Collaboration between ethnographers and subjects has long been a product of the close, intimate relationships that define ethnographic research. But increasingly, collaboration is no longer viewed as merely a consequence of fieldwork; instead collaboration now preconditions and shapes research design as well as its dissemination. As a result, ethnographic subjects are shifting from being informants to being consultants. The emergence of collaborative ethnography highlights this relationship between consultant and ethnographer, moving it to center stage as a calculated part not only of fieldwork but also of the writing process itself. The Chicago Guide to Collaborative Ethnography presents a historical, theoretical, and practice-oriented road map for this shift from incidental collaboration to a more conscious and explicit collaborative strategy. Luke Eric Lassiter charts the history of collaborative ethnography from its earliest implementation to its contemporary emergence in fields such as feminism, humanistic anthropology, and critical ethnography. On this historical and theoretical base, Lassiter outlines concrete steps for achieving a more deliberate and overt collaborative practice throughout the processes of fieldwork and writing. As a participatory action situated in the ethical commitments between ethnographers and consultants and focused on the co-construction of texts, collaborative ethnography, argues Lassiter, is among the most powerful ways to press ethnographic fieldwork and writing into the service of an applied and public scholarship. A comprehensive and highly accessible handbook for ethnographers of all stripes, The Chicago Guide to Collaborative Ethnography will become a fixture in the development of a critical practice of anthropology, invaluable to both undergraduates, graduate students, and faculty alike.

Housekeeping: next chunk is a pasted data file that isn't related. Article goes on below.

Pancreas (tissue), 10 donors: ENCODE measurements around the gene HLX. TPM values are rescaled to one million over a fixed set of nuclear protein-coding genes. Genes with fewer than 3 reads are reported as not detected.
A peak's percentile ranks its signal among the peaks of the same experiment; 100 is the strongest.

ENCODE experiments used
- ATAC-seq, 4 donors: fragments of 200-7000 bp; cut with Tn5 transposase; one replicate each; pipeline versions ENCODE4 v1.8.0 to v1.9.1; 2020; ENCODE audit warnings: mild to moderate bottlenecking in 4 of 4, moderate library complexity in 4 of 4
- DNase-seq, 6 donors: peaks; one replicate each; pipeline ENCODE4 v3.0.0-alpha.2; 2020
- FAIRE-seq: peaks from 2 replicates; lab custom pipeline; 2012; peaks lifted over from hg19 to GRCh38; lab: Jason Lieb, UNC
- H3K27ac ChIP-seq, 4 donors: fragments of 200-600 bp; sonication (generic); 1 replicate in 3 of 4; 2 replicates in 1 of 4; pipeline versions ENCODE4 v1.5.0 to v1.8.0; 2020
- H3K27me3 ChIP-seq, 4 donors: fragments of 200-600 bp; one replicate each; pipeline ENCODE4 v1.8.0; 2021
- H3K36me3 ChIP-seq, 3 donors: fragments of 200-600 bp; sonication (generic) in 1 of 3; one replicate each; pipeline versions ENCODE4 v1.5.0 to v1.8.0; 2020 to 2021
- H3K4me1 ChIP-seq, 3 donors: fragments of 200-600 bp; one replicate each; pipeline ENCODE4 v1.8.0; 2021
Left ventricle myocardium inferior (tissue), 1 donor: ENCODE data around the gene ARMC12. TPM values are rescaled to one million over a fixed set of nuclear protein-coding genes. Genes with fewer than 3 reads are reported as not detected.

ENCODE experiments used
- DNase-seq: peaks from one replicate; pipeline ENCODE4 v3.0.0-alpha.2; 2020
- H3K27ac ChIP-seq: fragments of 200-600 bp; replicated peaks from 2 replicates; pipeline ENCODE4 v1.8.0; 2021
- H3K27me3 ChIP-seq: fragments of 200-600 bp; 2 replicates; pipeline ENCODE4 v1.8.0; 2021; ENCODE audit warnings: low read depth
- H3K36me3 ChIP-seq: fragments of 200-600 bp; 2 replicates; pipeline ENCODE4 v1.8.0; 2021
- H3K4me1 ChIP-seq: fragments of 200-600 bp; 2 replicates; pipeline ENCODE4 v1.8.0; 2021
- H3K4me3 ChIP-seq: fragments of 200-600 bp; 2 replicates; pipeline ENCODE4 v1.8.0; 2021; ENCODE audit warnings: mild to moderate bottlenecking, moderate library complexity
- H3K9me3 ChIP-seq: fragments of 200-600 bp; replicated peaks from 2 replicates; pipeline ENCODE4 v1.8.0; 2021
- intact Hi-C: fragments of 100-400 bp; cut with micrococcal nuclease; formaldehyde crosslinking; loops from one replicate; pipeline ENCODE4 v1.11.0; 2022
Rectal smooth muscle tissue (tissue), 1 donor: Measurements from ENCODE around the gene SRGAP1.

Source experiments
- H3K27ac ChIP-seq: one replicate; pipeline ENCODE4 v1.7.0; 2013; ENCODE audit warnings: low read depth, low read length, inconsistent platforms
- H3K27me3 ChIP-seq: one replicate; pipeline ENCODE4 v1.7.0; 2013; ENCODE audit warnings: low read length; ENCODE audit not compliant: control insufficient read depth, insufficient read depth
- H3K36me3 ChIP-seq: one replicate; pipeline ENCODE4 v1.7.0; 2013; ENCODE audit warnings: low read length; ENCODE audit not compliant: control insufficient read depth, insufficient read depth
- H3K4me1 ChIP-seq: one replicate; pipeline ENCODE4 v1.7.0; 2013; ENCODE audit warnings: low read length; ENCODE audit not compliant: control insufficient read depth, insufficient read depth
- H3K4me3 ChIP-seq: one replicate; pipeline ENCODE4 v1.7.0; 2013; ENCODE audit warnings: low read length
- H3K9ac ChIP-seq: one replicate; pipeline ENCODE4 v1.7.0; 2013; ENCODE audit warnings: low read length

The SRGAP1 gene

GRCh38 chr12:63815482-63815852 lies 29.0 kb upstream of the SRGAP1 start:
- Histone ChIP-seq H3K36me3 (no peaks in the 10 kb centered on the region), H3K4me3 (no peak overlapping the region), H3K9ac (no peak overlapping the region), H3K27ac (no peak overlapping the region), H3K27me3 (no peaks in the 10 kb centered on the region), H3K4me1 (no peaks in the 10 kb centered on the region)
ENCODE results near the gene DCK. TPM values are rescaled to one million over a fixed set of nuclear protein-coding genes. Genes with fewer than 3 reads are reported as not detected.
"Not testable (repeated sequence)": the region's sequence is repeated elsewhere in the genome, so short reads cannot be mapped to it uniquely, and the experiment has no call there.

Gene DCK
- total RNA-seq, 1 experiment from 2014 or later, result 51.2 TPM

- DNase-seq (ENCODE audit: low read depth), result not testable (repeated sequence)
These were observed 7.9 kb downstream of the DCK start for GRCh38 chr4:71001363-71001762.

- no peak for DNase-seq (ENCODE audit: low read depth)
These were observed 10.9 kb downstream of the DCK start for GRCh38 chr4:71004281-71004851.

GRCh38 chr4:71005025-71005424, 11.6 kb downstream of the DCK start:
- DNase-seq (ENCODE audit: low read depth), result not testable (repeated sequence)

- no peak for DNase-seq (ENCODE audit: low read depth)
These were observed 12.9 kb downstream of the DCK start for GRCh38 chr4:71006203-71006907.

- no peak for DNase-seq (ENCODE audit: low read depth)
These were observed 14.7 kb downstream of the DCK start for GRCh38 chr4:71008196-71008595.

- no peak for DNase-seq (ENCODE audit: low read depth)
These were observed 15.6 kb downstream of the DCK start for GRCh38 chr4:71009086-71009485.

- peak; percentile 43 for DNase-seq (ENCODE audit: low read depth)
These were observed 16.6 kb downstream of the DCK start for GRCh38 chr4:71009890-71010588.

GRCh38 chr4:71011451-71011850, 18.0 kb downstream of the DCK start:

Mobilizing Bolivia s Displaced

Mobilizing Bolivia s Displaced Author Nicole Fabricant
ISBN-10 9780807837511
Release 2012-11-12
Pages 280
Download Link Click Here

The election of Evo Morales as Bolivia's president in 2005 made him his nation's first indigenous head of state, a watershed victory for social activists and Native peoples. El Movimiento Sin Tierra (MST), or the Landless Peasant Movement, played a significant role in bringing Morales to power. Following in the tradition of the well-known Brazilian Landless movement, Bolivia's MST activists seized unproductive land and built farming collectives as a means of resistance to large-scale export-oriented agriculture. In Mobilizing Bolivia's Displaced, Nicole Fabricant illustrates how landless peasants politicized indigeneity to shape grassroots land politics, reform the state, and secure human and cultural rights for Native peoples. Fabricant takes readers into the personal spaces of home and work, on long bus rides, and into meetings and newly built MST settlements to show how, in response to displacement, Indigenous identity is becoming ever more dynamic and adaptive. In addition to advancing this rich definition of indigeneity, she explores the ways in which Morales has found himself at odds with Indigenous activists and, in so doing, shows that Indigenous people have a far more complex relationship to Morales than is generally understood.



Emergent Masculinities in the Pacific

Emergent Masculinities in the Pacific Author Aletta Biersack
ISBN-10 0415786940
Release 2017-04-20
Pages 174
Download Link Click Here